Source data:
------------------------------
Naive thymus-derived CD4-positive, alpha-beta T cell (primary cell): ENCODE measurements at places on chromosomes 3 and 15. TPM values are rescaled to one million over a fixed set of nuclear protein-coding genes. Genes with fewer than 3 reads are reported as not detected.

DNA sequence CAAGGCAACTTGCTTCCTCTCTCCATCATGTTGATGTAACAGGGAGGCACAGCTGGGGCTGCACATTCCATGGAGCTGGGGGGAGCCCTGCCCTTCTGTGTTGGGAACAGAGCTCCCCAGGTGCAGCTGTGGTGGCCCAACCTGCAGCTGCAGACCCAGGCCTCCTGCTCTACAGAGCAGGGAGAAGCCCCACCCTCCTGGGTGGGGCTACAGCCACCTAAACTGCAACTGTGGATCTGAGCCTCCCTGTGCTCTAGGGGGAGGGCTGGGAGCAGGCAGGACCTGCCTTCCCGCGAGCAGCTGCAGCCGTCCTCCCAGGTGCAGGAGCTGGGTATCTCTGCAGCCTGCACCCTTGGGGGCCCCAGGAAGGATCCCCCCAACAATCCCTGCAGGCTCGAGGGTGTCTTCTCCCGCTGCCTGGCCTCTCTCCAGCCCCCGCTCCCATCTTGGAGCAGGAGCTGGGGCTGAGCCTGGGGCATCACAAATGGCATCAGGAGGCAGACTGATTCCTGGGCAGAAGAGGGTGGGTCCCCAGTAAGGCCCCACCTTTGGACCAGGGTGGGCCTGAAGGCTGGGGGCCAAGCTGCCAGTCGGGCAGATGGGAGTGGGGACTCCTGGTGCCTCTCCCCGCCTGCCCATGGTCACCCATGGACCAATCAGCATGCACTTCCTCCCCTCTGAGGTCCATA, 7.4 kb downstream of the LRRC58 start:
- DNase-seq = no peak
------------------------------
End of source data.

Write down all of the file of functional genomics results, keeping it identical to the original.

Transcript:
Naive thymus-derived CD4-positive, alpha-beta T cell (primary cell): ENCODE measurements at places on chromosomes 3 and 15. TPM values are rescaled to one million over a fixed set of nuclear protein-coding genes. Genes with fewer than 3 reads are reported as not detected.

DNA sequence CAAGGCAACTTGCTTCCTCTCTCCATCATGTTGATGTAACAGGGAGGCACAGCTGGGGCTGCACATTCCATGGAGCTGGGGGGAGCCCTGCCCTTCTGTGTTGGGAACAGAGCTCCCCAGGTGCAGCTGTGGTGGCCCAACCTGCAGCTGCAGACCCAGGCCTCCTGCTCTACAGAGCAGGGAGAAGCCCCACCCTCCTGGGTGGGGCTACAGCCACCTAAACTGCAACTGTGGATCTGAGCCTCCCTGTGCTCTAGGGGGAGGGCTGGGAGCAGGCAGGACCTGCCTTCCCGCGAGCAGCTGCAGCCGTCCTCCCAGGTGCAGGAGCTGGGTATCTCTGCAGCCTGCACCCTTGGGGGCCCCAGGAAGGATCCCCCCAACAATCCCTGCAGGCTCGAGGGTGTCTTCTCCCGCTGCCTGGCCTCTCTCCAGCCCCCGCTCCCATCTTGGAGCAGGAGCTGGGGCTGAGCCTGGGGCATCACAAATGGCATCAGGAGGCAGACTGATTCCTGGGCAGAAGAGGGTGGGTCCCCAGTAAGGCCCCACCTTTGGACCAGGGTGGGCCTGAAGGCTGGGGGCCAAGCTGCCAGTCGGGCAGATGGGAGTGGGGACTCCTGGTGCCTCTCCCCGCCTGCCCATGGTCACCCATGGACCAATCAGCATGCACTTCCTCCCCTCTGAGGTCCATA, 7.4 kb downstream of the LRRC58 start:
- DNase-seq = no peak